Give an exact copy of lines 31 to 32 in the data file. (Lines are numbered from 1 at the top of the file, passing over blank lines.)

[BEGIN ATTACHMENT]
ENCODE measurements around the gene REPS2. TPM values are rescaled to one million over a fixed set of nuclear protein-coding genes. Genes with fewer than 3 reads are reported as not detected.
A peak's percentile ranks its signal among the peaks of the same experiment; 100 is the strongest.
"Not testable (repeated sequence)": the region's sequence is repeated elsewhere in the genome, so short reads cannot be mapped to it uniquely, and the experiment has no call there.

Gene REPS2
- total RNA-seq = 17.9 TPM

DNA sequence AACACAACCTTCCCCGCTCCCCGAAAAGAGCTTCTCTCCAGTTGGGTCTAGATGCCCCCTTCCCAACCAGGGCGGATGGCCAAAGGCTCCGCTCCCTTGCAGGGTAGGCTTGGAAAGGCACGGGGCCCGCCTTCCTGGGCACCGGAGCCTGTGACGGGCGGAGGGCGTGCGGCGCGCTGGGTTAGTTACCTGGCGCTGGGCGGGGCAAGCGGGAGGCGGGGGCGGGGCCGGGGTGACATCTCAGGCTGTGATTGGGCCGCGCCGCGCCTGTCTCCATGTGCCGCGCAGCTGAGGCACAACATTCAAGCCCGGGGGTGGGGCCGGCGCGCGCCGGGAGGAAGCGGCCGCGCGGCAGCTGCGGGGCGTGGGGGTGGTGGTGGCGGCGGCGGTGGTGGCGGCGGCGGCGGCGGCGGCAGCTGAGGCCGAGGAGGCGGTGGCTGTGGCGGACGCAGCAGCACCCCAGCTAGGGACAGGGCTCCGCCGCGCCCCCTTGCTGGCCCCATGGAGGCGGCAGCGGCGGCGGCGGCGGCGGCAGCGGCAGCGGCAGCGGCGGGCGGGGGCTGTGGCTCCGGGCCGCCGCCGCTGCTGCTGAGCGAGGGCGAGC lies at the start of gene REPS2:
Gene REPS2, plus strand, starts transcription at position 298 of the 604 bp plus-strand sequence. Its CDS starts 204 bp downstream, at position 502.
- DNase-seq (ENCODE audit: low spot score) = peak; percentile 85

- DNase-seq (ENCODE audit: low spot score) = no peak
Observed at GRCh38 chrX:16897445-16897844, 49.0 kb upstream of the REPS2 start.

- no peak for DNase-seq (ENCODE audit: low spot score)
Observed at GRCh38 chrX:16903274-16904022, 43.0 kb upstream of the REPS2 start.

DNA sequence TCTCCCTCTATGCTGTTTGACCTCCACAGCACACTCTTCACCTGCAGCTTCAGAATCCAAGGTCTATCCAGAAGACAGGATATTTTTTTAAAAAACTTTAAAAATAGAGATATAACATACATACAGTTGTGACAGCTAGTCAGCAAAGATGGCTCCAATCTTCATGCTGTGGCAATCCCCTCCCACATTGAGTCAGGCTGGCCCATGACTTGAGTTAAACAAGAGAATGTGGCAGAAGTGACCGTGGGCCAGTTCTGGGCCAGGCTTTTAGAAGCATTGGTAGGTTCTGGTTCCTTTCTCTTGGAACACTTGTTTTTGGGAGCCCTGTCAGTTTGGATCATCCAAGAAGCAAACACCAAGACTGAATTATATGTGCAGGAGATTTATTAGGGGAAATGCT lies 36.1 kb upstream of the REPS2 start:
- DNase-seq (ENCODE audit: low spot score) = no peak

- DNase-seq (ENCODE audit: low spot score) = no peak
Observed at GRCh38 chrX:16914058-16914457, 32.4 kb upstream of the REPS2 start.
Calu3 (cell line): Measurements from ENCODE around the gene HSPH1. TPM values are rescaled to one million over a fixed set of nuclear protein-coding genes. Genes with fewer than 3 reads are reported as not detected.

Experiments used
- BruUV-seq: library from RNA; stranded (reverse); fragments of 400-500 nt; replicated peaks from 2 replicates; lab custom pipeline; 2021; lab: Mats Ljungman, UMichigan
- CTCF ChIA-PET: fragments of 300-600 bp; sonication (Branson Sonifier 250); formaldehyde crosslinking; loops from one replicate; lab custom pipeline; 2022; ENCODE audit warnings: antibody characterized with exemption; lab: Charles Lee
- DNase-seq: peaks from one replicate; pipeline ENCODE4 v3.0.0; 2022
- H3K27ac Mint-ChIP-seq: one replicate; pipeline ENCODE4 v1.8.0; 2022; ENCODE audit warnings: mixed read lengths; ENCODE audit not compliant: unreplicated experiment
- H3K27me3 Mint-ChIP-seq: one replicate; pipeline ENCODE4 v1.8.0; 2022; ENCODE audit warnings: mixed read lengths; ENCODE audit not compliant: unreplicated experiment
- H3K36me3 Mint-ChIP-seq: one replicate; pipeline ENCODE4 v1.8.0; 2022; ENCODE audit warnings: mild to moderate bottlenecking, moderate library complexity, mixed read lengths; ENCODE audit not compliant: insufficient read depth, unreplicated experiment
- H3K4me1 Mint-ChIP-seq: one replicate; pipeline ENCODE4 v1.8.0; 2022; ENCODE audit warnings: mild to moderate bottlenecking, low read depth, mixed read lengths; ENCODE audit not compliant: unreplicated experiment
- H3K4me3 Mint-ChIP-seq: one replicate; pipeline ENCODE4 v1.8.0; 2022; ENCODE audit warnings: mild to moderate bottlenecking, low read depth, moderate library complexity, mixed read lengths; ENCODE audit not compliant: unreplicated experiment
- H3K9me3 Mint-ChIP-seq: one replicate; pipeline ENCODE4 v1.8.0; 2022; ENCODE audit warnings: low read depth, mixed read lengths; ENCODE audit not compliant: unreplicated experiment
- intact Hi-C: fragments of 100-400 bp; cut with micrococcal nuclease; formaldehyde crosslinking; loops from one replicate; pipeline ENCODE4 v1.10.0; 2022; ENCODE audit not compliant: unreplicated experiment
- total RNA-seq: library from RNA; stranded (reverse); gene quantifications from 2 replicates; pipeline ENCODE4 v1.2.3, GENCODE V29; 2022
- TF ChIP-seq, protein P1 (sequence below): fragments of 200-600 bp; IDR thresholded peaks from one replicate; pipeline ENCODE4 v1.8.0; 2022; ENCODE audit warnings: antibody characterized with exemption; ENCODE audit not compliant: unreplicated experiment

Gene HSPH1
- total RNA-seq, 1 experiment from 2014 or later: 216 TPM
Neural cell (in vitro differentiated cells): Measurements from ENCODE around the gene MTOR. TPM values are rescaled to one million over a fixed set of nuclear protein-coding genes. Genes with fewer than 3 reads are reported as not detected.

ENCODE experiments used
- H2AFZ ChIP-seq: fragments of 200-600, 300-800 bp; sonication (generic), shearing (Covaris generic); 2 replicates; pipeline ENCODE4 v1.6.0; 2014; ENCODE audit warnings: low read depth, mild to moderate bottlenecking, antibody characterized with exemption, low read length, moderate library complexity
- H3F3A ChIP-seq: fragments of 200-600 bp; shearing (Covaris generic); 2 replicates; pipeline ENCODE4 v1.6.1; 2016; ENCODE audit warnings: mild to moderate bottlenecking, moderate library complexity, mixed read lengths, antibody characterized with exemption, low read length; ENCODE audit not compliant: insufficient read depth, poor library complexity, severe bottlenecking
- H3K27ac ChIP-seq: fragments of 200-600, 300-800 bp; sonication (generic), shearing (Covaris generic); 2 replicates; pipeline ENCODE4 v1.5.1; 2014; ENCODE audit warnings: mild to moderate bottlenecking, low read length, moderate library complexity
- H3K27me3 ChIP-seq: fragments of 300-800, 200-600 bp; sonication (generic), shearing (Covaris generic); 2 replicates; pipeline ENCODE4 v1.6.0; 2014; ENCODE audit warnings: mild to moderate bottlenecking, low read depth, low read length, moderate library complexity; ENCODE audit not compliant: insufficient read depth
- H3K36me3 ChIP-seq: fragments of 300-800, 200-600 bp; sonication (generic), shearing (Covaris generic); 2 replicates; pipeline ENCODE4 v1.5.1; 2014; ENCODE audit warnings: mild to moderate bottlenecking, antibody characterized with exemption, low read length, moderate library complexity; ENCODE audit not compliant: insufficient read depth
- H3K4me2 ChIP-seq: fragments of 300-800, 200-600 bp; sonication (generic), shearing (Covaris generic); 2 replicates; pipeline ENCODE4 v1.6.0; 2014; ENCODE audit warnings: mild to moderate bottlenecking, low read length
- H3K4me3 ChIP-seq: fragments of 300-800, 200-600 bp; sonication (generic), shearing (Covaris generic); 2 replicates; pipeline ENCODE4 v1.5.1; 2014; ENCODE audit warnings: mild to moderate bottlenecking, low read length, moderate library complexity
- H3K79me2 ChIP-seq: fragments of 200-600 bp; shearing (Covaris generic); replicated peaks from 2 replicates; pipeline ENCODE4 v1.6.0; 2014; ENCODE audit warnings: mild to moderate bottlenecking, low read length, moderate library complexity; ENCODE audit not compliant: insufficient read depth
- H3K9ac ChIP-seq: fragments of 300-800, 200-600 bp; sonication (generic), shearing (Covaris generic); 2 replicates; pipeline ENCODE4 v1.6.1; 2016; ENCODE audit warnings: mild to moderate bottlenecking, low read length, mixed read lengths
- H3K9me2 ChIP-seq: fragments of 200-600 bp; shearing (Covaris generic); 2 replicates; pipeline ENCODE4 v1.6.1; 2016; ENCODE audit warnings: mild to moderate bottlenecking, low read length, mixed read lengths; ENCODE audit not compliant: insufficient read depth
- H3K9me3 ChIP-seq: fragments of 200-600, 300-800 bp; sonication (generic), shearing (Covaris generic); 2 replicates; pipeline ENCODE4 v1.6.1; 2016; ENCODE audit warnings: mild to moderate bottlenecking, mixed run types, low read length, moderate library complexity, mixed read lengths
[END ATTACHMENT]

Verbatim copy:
Gene HSPH1
- total RNA-seq, 1 experiment from 2014 or later: 216 TPM